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How to Use the Back of a Napkin to Prove that Jesus is God

  • John UpChurch What topic related to Christianity, faith, and the Bible is trending online and in social media today?
  • 2014 Dec 19

As we’re reading our way to Christmas this year, digging into the promises of the coming Messiah, my daughters keep hitting me with the hard questions. You’d think at 7 and 5 that they’d just snuggle in, listen, and enjoy the wonder of the holiday.

But no. That’s not how it goes. Why? 1) They’ve realized that Daddy loves to answer questions about the Bible and will do so until Momma finally puts the kibosh on the nightly routine, and 2) they’re listening better than I think they are.

One of their favorite topics of late has been the Trinity. This may be because it’s a topic that is impossible to explain completely. Sure, I can point to passages in the Bible that support the three-in-one nature of our God, but describing how this all works is pretty much impossible. They know Daddy will take some time on that particular question.

Answering this issue for my daughters is one thing, but discussing it with those who don’t believe Jesus is God, such as Jehovah’s Witnesses, can be a completely different matter. How can we demonstrate that the Trinity is in the Bible to those who are hostile to the idea?

Justin Taylor, senior vice president and publisher at Crossway, wants us to have a straightforward answer to those who challenge the God-hood of Christ in particular (the Arian heresy). In a recent blog post, he explains what we’ll need to show:

“If you want to prove the Trinity, then, all you need to do is show that three specific truths are taught in Scripture. First, there’s only one God. Second, the Father, Son and Holy Spirit are truly distinct persons. Third, each has the essential attribute of deity. That’s it.”

In fact, he wants the method to be so easy that you can sketch it out on a napkin the next time someone challenges you about it. To do so, he suggests focusing on one passage of Scripture, such as John 1:3:

“All things came into being by Him [the Word, Jesus], and apart from Him nothing came into being that has come into being.”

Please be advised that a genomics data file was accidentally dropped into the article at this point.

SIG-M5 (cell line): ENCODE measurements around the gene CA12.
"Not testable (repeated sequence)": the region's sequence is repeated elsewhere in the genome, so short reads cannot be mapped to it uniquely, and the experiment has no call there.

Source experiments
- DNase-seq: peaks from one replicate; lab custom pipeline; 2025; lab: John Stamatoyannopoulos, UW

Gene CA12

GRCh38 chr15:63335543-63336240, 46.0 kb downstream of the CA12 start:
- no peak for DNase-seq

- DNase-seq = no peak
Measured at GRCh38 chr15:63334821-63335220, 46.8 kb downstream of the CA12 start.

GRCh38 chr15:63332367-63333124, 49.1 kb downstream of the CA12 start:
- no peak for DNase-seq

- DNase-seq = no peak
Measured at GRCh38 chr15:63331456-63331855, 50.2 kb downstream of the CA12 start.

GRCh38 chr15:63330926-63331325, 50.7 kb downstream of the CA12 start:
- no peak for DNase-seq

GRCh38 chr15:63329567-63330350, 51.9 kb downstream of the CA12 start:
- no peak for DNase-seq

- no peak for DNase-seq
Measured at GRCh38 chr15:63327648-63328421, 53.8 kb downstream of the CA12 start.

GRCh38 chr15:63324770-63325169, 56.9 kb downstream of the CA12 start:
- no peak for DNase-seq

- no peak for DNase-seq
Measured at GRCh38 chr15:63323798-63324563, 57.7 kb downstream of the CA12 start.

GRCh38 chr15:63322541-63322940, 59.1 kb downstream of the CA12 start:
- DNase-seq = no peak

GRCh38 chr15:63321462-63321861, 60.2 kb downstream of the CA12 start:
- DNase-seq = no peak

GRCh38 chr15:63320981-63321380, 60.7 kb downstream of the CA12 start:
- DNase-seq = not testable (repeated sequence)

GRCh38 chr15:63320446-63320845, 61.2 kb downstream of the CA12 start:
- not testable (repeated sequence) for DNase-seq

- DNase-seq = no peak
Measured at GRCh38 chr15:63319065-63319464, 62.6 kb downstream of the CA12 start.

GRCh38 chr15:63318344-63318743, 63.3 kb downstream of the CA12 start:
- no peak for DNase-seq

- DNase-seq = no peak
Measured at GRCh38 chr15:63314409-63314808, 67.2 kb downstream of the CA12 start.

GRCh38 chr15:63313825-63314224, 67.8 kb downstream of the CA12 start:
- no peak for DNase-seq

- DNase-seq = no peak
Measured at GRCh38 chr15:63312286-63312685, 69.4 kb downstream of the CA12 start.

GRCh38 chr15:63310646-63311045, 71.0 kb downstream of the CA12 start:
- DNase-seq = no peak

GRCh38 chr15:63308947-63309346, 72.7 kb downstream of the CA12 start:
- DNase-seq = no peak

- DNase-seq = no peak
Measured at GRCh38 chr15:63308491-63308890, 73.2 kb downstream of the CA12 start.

On your napkin, simply draw two connected boxes that represent everything that exists. In the first box, put “all things that never came into being” or “all things that always existed.” In the second box, write “all things that came into being” or “all things that were created.” These are the only two options according to the verse.

Obviously, the only entry in the first box would be “God,” since He was un-created (otherwise, He wouldn’t be God). The second box (what was created) includes everything else (e.g., the universe, angels, people, etc.). Outside the second box, as shown in John 1:3, put that Jesus (the Word) created all these things.

Finally, take out a quarter that represents Jesus and ask the other person to show where Jesus would fit in these two boxes. They may try to put Jesus into the “created things” box, but Taylor points out that’s not possible:

“John says the same thing two different ways for emphasis and clarity: everything that ever came into being owes its existence to Jesus, who caused it all to happen. If Jesus caused all created things to come into existence, then He must have existed before all created things came into existence. Therefore, the Word could not have been created.

“In other words, if Jesus created everything that has come into being, and Jesus also came into being (as they contend), then Jesus created Himself. He would have to exist as Creator before He existed as a created thing, which is absurd. Therefore, Jesus can’t be placed in the square labeled, ‘all things that came into being.’ ”

In an article on, Ray Pritchard dives into the doctrine of the Trinity to help Christians better understand what the Bible teaches and how to address objections:

“C. How can we illustrate the Trinity?

“A number of illustrations have been suggested. They all are useful as long as you remember they are only illustrations. For water can exist as solid, liquid, or steam. That's okay, but usually water only exists in one state at a time. However, there is a physical condition in which water can exist as solid, liquid and steam at the same time—which would be a much better illustration of the Trinity.

“There are others we could mention. An egg is made up of a shell, the eggwhite, and the yolk. All three are needed for an egg to be complete. One of the more interesting illustrations note the different roles a person can play. I am a father, a son, and a husband at one and the same time. Yet I am only one person. Perhaps a more biblical approach is to consider that a husband and wife are two persons yet in God's eyes they are ‘one flesh.’ Add children and then you have the family as a miniature (and very imperfect) version of the Trinity.”

We’d love to hear from you? How do you illustrate the truth of the Trinity? Do you have an easy method for doing so? How do you answer objections that you’ve run into?

John UpChurch is the senior editor of and You’ll usually find him downing coffee at his standing desk (like a boss).